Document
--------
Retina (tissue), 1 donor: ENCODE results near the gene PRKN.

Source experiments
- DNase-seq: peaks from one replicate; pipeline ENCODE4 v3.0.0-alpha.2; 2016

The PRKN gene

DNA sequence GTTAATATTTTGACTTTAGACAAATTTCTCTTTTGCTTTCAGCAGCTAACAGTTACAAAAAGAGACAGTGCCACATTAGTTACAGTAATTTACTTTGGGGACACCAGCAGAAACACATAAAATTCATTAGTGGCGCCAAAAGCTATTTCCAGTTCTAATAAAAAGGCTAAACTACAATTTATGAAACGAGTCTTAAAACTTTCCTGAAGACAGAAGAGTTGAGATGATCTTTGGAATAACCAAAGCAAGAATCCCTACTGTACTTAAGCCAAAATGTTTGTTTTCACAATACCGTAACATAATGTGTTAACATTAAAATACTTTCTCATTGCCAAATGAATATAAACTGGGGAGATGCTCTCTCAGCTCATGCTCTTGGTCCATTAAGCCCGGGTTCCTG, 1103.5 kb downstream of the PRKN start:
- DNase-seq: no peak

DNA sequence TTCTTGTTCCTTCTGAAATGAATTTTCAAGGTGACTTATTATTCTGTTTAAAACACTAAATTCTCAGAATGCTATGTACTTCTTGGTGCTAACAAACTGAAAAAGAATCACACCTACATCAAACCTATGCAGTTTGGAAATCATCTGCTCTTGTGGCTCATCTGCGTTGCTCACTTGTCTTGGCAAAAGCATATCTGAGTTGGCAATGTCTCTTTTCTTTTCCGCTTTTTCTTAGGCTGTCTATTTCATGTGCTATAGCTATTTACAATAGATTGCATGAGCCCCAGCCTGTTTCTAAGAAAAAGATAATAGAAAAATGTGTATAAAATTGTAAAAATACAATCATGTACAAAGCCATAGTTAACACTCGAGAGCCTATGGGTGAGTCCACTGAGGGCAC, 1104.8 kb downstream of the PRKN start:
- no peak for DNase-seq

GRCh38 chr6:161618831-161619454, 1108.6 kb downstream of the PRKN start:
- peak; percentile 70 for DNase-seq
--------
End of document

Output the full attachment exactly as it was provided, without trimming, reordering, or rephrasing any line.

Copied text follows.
Retina (tissue), 1 donor: ENCODE results near the gene PRKN.

Source experiments
- DNase-seq: peaks from one replicate; pipeline ENCODE4 v3.0.0-alpha.2; 2016

The PRKN gene

DNA sequence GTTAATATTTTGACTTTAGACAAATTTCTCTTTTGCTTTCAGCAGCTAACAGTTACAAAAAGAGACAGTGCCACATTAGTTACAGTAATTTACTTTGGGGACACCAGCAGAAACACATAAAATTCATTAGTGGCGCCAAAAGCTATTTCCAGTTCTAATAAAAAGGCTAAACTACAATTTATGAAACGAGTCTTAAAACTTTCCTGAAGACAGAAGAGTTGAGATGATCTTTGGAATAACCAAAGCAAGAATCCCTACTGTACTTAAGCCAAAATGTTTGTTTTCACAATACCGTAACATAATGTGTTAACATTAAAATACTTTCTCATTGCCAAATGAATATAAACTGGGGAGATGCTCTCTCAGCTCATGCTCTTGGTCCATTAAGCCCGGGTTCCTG, 1103.5 kb downstream of the PRKN start:
- DNase-seq: no peak

DNA sequence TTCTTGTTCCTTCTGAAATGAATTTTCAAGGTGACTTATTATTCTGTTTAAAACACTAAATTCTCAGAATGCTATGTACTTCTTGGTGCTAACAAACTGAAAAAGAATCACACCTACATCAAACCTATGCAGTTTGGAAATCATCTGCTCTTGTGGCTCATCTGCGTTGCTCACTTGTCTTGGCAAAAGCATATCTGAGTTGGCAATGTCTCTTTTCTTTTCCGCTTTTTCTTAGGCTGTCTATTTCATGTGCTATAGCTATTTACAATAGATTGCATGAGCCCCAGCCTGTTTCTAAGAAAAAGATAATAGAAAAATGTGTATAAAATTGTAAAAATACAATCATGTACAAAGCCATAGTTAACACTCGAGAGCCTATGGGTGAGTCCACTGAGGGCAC, 1104.8 kb downstream of the PRKN start:
- no peak for DNase-seq

GRCh38 chr6:161618831-161619454, 1108.6 kb downstream of the PRKN start:
- peak; percentile 70 for DNase-seq